Terrell Carey, who played for the Raiders eight years ago as a 4th grader, talks about how playing for the team has influenced his life and current football career at the Division I University of Northern Iowa, where he will be a wide receiver beginning in the 2017 season.
Carey says that the Raiders impact comes from the “great coaches I met and the best friends who I now call my brothers.”
Being from Madison’s southside was also very significant to Terrell’s football career with the Raiders. “The raiders played such a big impact on my life because the south side where I was born and raised was where we could bring our community together as one, and enjoy football, and play for the love of the game,” he says.
Not only did the Southside Raider community impact his love for football, it taught him essential life morals.
“The coaches that I had taught me loyalty, respect and hard work. To this day I believe that I use those three things to the best of my ability and display them in my everyday basis. The Raiders helped me mature as a young man in a kids body,” he says.
With the coaches encouraging Terrell to work hard while still creating a caring support system, he was taught perseverance and dedication, something that he himself continues to pass down to other generations to come.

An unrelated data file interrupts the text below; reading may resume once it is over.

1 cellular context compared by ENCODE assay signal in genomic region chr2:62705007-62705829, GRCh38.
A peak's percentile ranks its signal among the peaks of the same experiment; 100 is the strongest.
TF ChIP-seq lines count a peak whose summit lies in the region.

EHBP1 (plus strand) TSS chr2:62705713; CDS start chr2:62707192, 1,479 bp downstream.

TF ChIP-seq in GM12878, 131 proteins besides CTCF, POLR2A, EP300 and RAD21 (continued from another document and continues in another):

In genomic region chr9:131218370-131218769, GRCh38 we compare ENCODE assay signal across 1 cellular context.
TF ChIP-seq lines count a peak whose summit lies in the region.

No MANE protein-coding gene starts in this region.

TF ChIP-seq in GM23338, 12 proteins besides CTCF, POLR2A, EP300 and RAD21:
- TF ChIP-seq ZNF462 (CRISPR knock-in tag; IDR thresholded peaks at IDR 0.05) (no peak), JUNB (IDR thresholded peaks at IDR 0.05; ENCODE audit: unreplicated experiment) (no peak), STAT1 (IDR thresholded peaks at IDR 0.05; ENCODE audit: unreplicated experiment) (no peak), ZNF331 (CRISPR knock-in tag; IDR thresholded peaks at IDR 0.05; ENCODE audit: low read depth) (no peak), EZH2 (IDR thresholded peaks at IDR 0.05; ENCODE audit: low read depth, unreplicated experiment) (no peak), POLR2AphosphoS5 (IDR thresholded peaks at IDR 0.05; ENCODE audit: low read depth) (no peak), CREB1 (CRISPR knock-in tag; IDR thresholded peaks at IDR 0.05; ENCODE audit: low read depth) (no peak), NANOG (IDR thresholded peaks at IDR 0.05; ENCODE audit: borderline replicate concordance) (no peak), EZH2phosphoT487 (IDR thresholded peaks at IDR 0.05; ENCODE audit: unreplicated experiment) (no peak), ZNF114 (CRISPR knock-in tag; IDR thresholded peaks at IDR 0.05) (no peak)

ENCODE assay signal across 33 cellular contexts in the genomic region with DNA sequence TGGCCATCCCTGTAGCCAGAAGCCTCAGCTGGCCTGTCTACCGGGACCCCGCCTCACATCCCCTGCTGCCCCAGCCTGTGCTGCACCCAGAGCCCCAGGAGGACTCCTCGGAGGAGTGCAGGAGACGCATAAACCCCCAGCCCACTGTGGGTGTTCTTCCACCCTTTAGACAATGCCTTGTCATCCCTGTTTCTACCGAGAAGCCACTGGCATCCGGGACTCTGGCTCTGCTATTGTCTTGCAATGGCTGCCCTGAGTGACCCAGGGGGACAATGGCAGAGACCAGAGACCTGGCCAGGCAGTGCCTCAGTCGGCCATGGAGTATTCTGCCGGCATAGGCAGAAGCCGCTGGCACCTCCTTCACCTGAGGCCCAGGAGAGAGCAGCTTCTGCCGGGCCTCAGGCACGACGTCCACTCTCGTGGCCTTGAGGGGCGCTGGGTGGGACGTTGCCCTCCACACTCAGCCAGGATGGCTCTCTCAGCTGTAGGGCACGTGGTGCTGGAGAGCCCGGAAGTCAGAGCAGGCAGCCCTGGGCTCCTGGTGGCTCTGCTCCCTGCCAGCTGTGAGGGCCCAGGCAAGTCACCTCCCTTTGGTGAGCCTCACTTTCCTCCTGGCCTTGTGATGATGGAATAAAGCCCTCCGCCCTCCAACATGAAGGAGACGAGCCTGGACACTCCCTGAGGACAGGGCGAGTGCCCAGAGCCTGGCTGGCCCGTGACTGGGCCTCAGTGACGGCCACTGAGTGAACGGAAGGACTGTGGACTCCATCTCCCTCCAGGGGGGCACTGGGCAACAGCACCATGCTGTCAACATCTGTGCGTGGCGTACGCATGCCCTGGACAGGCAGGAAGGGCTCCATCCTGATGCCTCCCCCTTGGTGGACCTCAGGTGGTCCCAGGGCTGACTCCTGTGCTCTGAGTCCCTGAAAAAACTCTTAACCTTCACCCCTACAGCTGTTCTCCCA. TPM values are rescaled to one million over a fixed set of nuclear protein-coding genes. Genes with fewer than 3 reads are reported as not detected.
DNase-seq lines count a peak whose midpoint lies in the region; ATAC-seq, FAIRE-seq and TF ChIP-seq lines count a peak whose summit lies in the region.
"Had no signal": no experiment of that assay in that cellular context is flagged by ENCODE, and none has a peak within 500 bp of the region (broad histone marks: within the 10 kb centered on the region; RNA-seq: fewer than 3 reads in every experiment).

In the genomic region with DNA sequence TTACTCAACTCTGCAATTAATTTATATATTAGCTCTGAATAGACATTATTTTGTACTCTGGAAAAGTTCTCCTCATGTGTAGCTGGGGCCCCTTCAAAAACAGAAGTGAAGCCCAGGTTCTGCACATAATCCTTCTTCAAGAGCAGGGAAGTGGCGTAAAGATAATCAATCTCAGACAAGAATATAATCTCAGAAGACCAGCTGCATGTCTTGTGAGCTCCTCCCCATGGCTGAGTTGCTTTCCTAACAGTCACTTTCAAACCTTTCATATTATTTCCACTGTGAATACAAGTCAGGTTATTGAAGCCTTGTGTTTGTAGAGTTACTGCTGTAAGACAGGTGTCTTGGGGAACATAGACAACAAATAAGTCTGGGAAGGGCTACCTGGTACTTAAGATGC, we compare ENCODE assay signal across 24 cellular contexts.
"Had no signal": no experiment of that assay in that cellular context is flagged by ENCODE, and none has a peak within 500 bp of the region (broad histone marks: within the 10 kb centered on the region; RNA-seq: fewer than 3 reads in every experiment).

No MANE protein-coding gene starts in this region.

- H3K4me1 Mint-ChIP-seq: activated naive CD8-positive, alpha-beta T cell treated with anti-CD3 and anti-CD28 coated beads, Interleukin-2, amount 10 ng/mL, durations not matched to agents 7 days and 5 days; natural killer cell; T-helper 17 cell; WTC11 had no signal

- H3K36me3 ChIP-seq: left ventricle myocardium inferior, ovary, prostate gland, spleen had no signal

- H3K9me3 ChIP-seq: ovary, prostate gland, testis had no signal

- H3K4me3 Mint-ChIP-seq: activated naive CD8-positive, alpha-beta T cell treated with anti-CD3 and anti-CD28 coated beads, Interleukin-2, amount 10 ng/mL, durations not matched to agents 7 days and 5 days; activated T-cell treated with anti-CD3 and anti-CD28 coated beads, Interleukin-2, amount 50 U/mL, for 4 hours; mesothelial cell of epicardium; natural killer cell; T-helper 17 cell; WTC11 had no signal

“The Raiders made me realize, and the coaches I had gave me the passion to help kids and be the people around me”, he says. The loyalty and bond built between the team meant a lot to not only Carey, but his prior teammates who now feel like family.
The Southside Raiders weren’t just about football to Terrell and other teammates. “Brotherhood meant a lot to us and ever since that, it made me want to help everyone in the way that I can on the field or off it. To this day, I thank the Raiders for everything.”
Not only has the Raiders encouraged aspiring athletes, it has produced some NFL players. Will Smith had the opportunity of coaching Tyrone Braxton, who played in two Superbowls for the Denver Broncos, as well as New England Patriots linebacker Tim Jordan. Saint Louis Rams wide receiver Derek Stanley also played for the Raiders, though after Smith’s time.
The importance of this team in the community digs deeper than just football. It’s about unity within the community.
“Kids need to be kept busy,” says Smith. He believes that football is a way to keep children out of trouble. Defeating stereotypes was a must. Without football, “the community probably would just be known for going to boys school and people getting incarcerated,” he says.
“My dad will always would tell me I don’t spend enough time making myself better”, he said. Who would’ve know that giving up playing football in order to provide the opportunity to others would leave a footprint this big.
I Am Madison is funded by Madison Community Foundation as part of its Year of Giving.